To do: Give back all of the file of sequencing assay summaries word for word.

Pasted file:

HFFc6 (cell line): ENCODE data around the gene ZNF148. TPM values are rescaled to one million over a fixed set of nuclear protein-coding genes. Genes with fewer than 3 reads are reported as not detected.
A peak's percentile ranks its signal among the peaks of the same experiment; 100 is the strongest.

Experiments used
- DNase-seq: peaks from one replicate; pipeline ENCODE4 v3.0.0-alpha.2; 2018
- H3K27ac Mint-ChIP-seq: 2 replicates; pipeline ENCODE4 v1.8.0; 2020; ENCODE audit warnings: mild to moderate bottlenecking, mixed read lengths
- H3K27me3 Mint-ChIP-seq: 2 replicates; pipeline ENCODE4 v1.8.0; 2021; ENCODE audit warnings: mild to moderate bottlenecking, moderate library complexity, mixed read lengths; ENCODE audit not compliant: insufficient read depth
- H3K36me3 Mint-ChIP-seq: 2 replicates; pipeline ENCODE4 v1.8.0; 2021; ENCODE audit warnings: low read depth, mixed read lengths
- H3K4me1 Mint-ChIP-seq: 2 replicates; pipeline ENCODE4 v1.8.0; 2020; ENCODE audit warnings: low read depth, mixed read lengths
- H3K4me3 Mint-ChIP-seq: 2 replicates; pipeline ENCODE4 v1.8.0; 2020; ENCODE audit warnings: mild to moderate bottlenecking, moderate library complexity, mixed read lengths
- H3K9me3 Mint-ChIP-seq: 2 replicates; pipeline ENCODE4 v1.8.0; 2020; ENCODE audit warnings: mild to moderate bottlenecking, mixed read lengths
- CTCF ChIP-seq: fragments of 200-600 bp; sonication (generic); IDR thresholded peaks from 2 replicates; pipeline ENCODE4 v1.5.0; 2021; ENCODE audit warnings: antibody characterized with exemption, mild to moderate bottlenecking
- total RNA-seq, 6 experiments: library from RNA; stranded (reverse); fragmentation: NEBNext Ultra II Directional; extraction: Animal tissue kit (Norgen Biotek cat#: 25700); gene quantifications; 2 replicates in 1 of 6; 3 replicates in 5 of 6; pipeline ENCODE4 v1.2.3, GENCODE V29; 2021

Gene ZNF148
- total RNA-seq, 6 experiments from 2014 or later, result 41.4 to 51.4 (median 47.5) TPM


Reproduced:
HFFc6 (cell line): ENCODE data around the gene ZNF148. TPM values are rescaled to one million over a fixed set of nuclear protein-coding genes. Genes with fewer than 3 reads are reported as not detected.
A peak's percentile ranks its signal among the peaks of the same experiment; 100 is the strongest.

Experiments used
- DNase-seq: peaks from one replicate; pipeline ENCODE4 v3.0.0-alpha.2; 2018
- H3K27ac Mint-ChIP-seq: 2 replicates; pipeline ENCODE4 v1.8.0; 2020; ENCODE audit warnings: mild to moderate bottlenecking, mixed read lengths
- H3K27me3 Mint-ChIP-seq: 2 replicates; pipeline ENCODE4 v1.8.0; 2021; ENCODE audit warnings: mild to moderate bottlenecking, moderate library complexity, mixed read lengths; ENCODE audit not compliant: insufficient read depth
- H3K36me3 Mint-ChIP-seq: 2 replicates; pipeline ENCODE4 v1.8.0; 2021; ENCODE audit warnings: low read depth, mixed read lengths
- H3K4me1 Mint-ChIP-seq: 2 replicates; pipeline ENCODE4 v1.8.0; 2020; ENCODE audit warnings: low read depth, mixed read lengths
- H3K4me3 Mint-ChIP-seq: 2 replicates; pipeline ENCODE4 v1.8.0; 2020; ENCODE audit warnings: mild to moderate bottlenecking, moderate library complexity, mixed read lengths
- H3K9me3 Mint-ChIP-seq: 2 replicates; pipeline ENCODE4 v1.8.0; 2020; ENCODE audit warnings: mild to moderate bottlenecking, mixed read lengths
- CTCF ChIP-seq: fragments of 200-600 bp; sonication (generic); IDR thresholded peaks from 2 replicates; pipeline ENCODE4 v1.5.0; 2021; ENCODE audit warnings: antibody characterized with exemption, mild to moderate bottlenecking
- total RNA-seq, 6 experiments: library from RNA; stranded (reverse); fragmentation: NEBNext Ultra II Directional; extraction: Animal tissue kit (Norgen Biotek cat#: 25700); gene quantifications; 2 replicates in 1 of 6; 3 replicates in 5 of 6; pipeline ENCODE4 v1.2.3, GENCODE V29; 2021

Gene ZNF148
- total RNA-seq, 6 experiments from 2014 or later, result 41.4 to 51.4 (median 47.5) TPM